South Western Ambulance Service NHS Foundation Trust (SWASFT) has partnered with GoodSAM to respond to life-threatening calls involving cardiac arrest.
Appropriately trained off-duty SWASFT staff and community first responders can respond to alerts via the GoodSAM app on their smartphone. The sooner effective Cardio Pulmonary Resuscitation (CPR) is started, the better the chances of survival for the patient. There is no obligation or requirement for anyone to register with the application or accept an alert and it is completely voluntary.
Dr Andy Smith, Executive Medical Director for SWASFT, said: "This is a great example of how innovation can save lives. We are excited to bring the previously demonstrated success of GoodSAM to the South West. This initiative links perfectly with South Western Ambulance Service’s “Saving Lives Together” campaign which is the trust’s strategic aim to improve patient outcomes from out of hospital cardiac arrest.”
“The evidence is clear, providing quality CPR in the first few minutes following cardiac arrest increases the chance of survival for our patients.”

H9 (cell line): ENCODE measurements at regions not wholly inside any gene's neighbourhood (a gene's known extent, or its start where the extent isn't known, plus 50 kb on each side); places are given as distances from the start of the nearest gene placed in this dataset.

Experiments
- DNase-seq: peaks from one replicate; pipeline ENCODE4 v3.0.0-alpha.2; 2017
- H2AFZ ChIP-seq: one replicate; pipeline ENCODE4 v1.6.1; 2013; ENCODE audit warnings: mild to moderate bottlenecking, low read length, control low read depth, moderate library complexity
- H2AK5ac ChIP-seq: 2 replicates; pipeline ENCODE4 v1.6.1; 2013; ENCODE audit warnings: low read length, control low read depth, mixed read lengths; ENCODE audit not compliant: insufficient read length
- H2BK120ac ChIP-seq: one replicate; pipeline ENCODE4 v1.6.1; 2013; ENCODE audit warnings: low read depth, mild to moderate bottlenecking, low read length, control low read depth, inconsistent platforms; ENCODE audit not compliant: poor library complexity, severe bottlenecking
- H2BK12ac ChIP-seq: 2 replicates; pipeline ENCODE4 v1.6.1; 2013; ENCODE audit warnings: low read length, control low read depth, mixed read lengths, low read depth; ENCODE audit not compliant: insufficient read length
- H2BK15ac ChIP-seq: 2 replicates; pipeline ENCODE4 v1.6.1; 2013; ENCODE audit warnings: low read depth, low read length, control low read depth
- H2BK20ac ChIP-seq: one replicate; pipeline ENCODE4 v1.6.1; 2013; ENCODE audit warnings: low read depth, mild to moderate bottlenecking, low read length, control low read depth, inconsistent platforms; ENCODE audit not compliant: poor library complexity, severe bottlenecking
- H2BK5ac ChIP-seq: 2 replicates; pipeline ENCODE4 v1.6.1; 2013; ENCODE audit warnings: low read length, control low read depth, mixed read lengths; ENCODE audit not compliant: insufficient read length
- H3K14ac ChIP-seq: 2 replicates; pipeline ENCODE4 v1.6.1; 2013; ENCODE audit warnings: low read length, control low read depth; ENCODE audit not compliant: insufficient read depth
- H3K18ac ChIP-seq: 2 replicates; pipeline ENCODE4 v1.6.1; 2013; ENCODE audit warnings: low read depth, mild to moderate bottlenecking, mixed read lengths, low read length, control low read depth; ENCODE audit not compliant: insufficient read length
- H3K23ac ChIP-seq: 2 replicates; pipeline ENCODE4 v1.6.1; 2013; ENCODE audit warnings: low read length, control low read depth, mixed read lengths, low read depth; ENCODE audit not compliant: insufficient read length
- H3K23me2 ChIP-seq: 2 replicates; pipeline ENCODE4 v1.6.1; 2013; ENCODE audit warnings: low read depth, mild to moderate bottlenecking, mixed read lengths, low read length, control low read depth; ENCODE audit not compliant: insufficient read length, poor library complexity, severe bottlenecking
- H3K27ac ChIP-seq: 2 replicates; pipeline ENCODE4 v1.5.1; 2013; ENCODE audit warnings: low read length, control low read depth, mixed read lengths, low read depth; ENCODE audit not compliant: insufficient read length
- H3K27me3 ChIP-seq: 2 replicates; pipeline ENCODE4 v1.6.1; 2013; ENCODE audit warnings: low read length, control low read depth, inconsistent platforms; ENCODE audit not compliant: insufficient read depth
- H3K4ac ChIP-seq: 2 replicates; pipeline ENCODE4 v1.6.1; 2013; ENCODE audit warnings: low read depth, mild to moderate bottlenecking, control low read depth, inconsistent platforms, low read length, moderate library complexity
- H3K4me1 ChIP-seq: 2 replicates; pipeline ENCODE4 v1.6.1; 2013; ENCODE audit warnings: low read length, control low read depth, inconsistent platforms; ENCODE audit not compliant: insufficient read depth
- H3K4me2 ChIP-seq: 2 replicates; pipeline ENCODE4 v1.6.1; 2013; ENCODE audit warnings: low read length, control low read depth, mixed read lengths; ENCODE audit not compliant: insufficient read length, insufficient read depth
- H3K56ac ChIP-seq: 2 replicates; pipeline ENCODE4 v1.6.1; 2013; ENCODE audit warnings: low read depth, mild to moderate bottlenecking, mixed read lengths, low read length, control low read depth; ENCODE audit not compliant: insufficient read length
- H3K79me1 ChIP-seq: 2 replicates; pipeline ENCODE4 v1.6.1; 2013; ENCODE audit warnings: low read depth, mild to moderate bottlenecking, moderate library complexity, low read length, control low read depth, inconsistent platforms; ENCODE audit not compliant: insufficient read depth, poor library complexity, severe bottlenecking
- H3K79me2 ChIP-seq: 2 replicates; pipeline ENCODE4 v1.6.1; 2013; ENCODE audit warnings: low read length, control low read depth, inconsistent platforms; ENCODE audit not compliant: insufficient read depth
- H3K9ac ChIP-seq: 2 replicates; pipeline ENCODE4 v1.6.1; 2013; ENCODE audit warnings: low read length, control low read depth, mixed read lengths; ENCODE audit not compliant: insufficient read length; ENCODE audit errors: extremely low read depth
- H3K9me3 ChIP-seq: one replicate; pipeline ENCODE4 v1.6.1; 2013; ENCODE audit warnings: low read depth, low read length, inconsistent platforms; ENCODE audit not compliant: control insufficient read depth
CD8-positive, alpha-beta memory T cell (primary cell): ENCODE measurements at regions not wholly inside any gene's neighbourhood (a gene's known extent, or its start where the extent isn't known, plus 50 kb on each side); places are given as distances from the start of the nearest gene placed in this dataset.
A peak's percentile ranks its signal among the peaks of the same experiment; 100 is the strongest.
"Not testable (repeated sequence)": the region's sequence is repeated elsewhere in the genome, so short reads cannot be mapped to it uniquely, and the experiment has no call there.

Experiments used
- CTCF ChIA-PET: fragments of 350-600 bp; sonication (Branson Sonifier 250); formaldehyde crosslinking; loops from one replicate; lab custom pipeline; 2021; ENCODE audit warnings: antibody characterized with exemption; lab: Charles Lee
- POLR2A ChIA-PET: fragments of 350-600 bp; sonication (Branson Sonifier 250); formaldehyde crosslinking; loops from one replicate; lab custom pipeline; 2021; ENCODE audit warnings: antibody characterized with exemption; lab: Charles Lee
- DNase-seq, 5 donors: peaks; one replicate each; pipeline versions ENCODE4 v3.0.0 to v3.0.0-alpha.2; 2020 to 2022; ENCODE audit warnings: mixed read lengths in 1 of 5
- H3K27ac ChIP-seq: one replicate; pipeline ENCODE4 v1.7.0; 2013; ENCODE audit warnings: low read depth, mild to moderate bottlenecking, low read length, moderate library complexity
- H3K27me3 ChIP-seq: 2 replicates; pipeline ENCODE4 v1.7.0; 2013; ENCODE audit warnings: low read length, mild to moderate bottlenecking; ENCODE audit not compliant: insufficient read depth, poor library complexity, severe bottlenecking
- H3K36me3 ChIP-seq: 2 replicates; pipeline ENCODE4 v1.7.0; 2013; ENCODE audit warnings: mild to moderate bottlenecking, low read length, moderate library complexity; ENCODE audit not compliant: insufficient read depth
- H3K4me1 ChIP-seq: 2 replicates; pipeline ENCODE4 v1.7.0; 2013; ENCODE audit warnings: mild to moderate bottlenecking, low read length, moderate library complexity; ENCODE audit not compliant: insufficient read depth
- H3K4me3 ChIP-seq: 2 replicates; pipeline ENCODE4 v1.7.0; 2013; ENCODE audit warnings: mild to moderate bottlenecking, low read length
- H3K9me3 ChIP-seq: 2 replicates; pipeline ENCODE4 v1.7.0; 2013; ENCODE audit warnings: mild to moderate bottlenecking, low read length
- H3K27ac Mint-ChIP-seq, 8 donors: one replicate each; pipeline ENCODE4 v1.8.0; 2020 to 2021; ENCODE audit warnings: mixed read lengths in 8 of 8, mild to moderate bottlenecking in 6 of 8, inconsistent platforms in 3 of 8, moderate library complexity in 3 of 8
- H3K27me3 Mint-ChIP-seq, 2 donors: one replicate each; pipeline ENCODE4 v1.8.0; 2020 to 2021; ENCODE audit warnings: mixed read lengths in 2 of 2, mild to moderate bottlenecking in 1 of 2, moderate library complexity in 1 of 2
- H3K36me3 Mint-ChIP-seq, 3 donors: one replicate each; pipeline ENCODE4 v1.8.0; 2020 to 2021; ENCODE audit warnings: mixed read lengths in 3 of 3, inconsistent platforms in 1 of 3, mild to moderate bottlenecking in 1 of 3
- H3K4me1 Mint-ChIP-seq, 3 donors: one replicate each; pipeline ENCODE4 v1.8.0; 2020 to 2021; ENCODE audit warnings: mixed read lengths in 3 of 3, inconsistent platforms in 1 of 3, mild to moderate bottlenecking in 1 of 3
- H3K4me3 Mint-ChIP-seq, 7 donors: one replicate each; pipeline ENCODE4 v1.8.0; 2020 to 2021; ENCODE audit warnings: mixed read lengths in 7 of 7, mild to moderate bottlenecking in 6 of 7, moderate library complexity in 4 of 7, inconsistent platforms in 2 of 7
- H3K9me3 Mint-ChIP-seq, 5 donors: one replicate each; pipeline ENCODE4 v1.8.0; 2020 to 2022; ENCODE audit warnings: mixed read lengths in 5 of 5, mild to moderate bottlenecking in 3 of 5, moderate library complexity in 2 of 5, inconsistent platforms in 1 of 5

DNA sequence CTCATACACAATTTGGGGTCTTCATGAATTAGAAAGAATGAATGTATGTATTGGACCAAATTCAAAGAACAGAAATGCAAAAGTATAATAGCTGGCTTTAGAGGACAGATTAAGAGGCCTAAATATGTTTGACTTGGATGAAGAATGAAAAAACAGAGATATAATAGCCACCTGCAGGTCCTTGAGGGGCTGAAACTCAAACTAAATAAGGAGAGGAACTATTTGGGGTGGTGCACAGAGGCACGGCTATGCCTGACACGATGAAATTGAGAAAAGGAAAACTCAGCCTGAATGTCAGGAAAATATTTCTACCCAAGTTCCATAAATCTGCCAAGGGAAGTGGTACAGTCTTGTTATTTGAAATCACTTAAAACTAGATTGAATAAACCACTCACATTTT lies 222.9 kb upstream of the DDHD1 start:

Professor Mark Wilson, neurosurgeon and GoodSAM co-founder, said: “If a patient has a cardiac arrest or a traumatic head injury, it is the first few minutes after the incident that determine the outcome – life, death, or long-term brain injury. There are first aid trained people all around us but usually the first they know of a neighbour having a cardiac arrest is an ambulance appearing in their street. If they had known and started CPR a few minutes before the ambulance arrived, chances of survival can rise significantly. GoodSAM now makes this possible, connecting those with the skills to the public in their minute of need.”
How will it work?
When an emergency call is received by one of our Clinical Hubs and is classified as a cardiac arrest, details will automatically be sent through to the GoodSAM app, which will alert the nearest certified volunteer.
If the responder is available, they can accept the alert via the GoodSAM app and make their way to the patient in need.
If the volunteer responder is unable to accept the alert, it can be declined and will get diverted through to the next nearest responder.
The responder will also be advised of the location of the nearest defibrillator. When a public access defibrillator is used in cardiac arrest.
The GoodSAM app uses GPS technology to alert trained first responders to nearby life-threatening emergencies.
Who can volunteer to be a responder?
Initially, as SWASFT role it out within the organisation our staff, community first responders and volunteer doctors can register.
We will assess how the system is working locally before possibly opening it out to suitably trained people working in the other emergency services or registered doctors and nurses.
Want to learn more about the GoodSAM App?
Visit the GoodSAM website.